Horticultural charcoal, or biochar, is almost pure carbon and is useful as a soil additive for vegetables, flowers, shrubs and potted plants. Biochar helps allow better uptake of nutrients and fertilizers added to the soil for larger plants and greater yields of fruits, vegetables and blooms on plants. It is a manufactured product but is all natural and made from green waste products, such as tree trimmings.
For potted plants, place about 1/4 inch of biochar on the surface of the growing media after potting the plant. Use a small hand rake to scratch the biochar into the surface of the soil about 1 inch deep. When repotting a plant to a larger pot, mix 2 cups of biochar into each 1 cubic foot of potting medium, and add it to the new pot with the plant. Always use pots with drainage holes, even if you add soil amendments to help with drainage.
Shrubs and Trees
To grow a tree or shrub in the ground with biochar, mix 2 cups of biochar with each 1 cubic foot soil you remove from the planting hole. Shovel about 6 inches of the mixture into the bottom of the planting hole, add the tree or shrub in the center and fill the hole with the remaining mixture.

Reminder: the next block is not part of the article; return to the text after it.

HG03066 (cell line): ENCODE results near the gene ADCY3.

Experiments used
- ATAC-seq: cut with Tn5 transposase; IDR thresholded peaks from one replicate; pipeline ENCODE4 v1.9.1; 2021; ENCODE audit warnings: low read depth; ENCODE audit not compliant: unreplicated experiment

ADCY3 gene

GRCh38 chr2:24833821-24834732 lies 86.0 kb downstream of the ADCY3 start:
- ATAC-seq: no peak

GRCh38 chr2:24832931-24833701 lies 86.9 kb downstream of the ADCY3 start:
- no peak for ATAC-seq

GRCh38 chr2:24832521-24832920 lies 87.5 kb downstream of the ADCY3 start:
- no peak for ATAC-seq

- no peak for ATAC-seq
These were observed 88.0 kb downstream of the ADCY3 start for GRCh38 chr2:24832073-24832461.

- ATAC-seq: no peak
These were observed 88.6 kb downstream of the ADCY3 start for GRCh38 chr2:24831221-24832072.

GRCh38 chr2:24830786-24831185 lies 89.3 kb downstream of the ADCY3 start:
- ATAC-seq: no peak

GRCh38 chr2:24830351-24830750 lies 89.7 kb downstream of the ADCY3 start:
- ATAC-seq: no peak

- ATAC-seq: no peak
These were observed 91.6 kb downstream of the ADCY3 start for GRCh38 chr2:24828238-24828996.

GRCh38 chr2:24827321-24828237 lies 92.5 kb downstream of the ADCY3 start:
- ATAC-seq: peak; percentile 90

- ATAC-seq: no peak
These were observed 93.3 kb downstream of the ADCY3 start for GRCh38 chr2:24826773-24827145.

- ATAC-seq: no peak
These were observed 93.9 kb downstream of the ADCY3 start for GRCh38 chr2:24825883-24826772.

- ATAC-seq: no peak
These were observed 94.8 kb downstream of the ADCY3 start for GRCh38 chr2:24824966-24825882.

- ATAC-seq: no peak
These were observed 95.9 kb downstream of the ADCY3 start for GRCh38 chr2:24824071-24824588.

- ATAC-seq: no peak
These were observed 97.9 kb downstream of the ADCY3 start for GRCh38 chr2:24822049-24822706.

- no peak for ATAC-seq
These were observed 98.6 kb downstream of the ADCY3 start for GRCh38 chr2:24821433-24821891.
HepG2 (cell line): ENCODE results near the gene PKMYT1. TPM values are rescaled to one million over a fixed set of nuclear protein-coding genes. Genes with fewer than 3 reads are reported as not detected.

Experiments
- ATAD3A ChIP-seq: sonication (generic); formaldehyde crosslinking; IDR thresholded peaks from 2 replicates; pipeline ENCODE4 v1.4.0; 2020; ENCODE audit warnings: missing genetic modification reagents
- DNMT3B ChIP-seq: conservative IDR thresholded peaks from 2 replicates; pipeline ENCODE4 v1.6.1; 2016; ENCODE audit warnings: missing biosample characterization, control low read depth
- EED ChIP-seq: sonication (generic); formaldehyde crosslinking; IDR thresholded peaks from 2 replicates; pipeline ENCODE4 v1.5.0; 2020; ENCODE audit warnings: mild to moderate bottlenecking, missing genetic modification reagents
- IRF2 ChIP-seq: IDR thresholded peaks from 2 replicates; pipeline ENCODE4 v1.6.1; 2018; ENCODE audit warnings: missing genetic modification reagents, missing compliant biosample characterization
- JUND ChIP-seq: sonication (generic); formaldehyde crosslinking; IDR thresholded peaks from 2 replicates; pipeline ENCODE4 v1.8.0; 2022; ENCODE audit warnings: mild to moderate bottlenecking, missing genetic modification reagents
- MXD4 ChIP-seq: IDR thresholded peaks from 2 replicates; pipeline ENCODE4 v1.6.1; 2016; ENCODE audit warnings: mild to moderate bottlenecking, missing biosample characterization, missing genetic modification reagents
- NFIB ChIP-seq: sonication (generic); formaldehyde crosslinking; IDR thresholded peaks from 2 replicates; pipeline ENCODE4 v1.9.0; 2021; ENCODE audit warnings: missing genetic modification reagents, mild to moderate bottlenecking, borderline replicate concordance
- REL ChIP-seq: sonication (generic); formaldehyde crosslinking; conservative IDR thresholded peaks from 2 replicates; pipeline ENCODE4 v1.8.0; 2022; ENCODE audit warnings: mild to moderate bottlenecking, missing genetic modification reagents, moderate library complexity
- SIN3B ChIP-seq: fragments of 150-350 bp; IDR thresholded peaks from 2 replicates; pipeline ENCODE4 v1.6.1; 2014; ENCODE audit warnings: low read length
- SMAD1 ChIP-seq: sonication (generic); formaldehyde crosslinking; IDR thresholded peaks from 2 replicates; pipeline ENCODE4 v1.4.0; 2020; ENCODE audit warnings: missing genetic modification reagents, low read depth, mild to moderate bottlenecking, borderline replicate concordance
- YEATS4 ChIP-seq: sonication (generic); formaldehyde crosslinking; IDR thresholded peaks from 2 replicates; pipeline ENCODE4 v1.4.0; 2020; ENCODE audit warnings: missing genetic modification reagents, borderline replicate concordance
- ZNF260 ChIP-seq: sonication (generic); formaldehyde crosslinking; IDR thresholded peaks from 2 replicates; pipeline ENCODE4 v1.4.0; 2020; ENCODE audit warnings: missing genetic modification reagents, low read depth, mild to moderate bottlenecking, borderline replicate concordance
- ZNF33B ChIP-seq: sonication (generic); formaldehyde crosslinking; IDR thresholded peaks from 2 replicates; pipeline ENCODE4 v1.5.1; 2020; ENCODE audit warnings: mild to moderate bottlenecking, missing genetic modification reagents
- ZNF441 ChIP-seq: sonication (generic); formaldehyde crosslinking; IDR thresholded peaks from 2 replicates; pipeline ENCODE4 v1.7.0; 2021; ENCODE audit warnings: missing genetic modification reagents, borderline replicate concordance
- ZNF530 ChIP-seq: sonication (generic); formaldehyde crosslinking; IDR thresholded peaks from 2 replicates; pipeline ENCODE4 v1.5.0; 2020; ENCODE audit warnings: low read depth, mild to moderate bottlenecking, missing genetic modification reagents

Flowers and Vegetables
When transplanting a flower or vegetable into your garden, add a 1/4-inch layer of biochar to the bottom of the planting hole, place your flower or vegetable into the hole, and fill it with soil.
Biochar's texture varies from 1/2-inch-diameter chunks to fine powder. Wear a dust mask when working with biochar to prevent breathing the fine particles and mix it into soil or in a transplant hole when there is little wind to keep it from blowing away. Do not use barbecue charcoal or aquarium charcoal that is used for filtering water. These items do not have the same properties as biochar and will not improve your soil conditions or help it retain nutrients.
- Care for Dwarf Holly Shrubs
- Grow Angel Wing Begonias
- Herbs That Grow Well in Ohio
- Plant Ninebark
- The Uses of Loam Soil
- Care Instructions for Bromeliad Plants
- Care for a Ming Tree Houseplant
- Are Hibiscus Plants Poisonous to People?
- Plant Thuja Occidentalis Smaragd
- Hibiscus Care Instructions
- The Varieties of Holly Shrubs
- Grow Azaleas in Pots